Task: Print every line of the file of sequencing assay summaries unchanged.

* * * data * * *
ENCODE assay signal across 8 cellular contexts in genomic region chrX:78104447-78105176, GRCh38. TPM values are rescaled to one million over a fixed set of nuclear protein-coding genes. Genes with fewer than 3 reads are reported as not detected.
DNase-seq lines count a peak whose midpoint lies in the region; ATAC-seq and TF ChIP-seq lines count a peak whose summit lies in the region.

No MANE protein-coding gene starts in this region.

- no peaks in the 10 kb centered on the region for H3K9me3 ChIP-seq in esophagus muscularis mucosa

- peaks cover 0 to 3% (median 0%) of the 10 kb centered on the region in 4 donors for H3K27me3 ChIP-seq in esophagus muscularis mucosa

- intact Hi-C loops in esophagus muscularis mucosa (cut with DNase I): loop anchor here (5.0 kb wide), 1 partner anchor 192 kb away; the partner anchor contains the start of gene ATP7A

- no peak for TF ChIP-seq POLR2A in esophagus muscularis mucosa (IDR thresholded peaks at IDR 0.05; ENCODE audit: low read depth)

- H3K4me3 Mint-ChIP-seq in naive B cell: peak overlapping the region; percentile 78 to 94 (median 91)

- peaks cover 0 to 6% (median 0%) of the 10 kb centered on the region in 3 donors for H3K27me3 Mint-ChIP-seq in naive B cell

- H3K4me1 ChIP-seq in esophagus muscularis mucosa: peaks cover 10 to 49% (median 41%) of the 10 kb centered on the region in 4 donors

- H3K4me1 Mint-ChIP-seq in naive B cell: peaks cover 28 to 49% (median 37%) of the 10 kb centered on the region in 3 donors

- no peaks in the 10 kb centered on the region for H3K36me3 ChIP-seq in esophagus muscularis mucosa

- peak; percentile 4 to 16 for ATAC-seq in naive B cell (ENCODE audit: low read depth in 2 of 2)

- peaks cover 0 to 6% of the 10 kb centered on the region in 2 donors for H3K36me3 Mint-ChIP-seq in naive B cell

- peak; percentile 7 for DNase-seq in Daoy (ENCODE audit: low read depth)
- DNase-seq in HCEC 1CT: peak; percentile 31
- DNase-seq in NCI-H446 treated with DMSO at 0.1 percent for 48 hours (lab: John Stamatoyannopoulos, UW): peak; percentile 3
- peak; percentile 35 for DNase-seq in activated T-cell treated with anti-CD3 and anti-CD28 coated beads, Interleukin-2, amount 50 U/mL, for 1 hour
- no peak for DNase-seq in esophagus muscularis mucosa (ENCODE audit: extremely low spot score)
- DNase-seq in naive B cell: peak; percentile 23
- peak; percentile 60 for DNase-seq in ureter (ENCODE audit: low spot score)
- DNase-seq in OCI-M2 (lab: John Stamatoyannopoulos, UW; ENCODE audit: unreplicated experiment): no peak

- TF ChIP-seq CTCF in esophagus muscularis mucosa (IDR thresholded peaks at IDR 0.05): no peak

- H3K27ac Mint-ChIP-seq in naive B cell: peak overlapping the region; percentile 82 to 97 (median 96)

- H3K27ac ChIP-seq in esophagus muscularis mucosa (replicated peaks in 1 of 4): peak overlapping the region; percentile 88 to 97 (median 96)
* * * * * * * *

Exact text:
ENCODE assay signal across 8 cellular contexts in genomic region chrX:78104447-78105176, GRCh38. TPM values are rescaled to one million over a fixed set of nuclear protein-coding genes. Genes with fewer than 3 reads are reported as not detected.
DNase-seq lines count a peak whose midpoint lies in the region; ATAC-seq and TF ChIP-seq lines count a peak whose summit lies in the region.

No MANE protein-coding gene starts in this region.

- no peaks in the 10 kb centered on the region for H3K9me3 ChIP-seq in esophagus muscularis mucosa

- peaks cover 0 to 3% (median 0%) of the 10 kb centered on the region in 4 donors for H3K27me3 ChIP-seq in esophagus muscularis mucosa

- intact Hi-C loops in esophagus muscularis mucosa (cut with DNase I): loop anchor here (5.0 kb wide), 1 partner anchor 192 kb away; the partner anchor contains the start of gene ATP7A

- no peak for TF ChIP-seq POLR2A in esophagus muscularis mucosa (IDR thresholded peaks at IDR 0.05; ENCODE audit: low read depth)

- H3K4me3 Mint-ChIP-seq in naive B cell: peak overlapping the region; percentile 78 to 94 (median 91)

- peaks cover 0 to 6% (median 0%) of the 10 kb centered on the region in 3 donors for H3K27me3 Mint-ChIP-seq in naive B cell

- H3K4me1 ChIP-seq in esophagus muscularis mucosa: peaks cover 10 to 49% (median 41%) of the 10 kb centered on the region in 4 donors

- H3K4me1 Mint-ChIP-seq in naive B cell: peaks cover 28 to 49% (median 37%) of the 10 kb centered on the region in 3 donors

- no peaks in the 10 kb centered on the region for H3K36me3 ChIP-seq in esophagus muscularis mucosa

- peak; percentile 4 to 16 for ATAC-seq in naive B cell (ENCODE audit: low read depth in 2 of 2)

- peaks cover 0 to 6% of the 10 kb centered on the region in 2 donors for H3K36me3 Mint-ChIP-seq in naive B cell

- peak; percentile 7 for DNase-seq in Daoy (ENCODE audit: low read depth)
- DNase-seq in HCEC 1CT: peak; percentile 31
- DNase-seq in NCI-H446 treated with DMSO at 0.1 percent for 48 hours (lab: John Stamatoyannopoulos, UW): peak; percentile 3
- peak; percentile 35 for DNase-seq in activated T-cell treated with anti-CD3 and anti-CD28 coated beads, Interleukin-2, amount 50 U/mL, for 1 hour
- no peak for DNase-seq in esophagus muscularis mucosa (ENCODE audit: extremely low spot score)
- DNase-seq in naive B cell: peak; percentile 23
- peak; percentile 60 for DNase-seq in ureter (ENCODE audit: low spot score)
- DNase-seq in OCI-M2 (lab: John Stamatoyannopoulos, UW; ENCODE audit: unreplicated experiment): no peak

- TF ChIP-seq CTCF in esophagus muscularis mucosa (IDR thresholded peaks at IDR 0.05): no peak

- H3K27ac Mint-ChIP-seq in naive B cell: peak overlapping the region; percentile 82 to 97 (median 96)

- H3K27ac ChIP-seq in esophagus muscularis mucosa (replicated peaks in 1 of 4): peak overlapping the region; percentile 88 to 97 (median 96)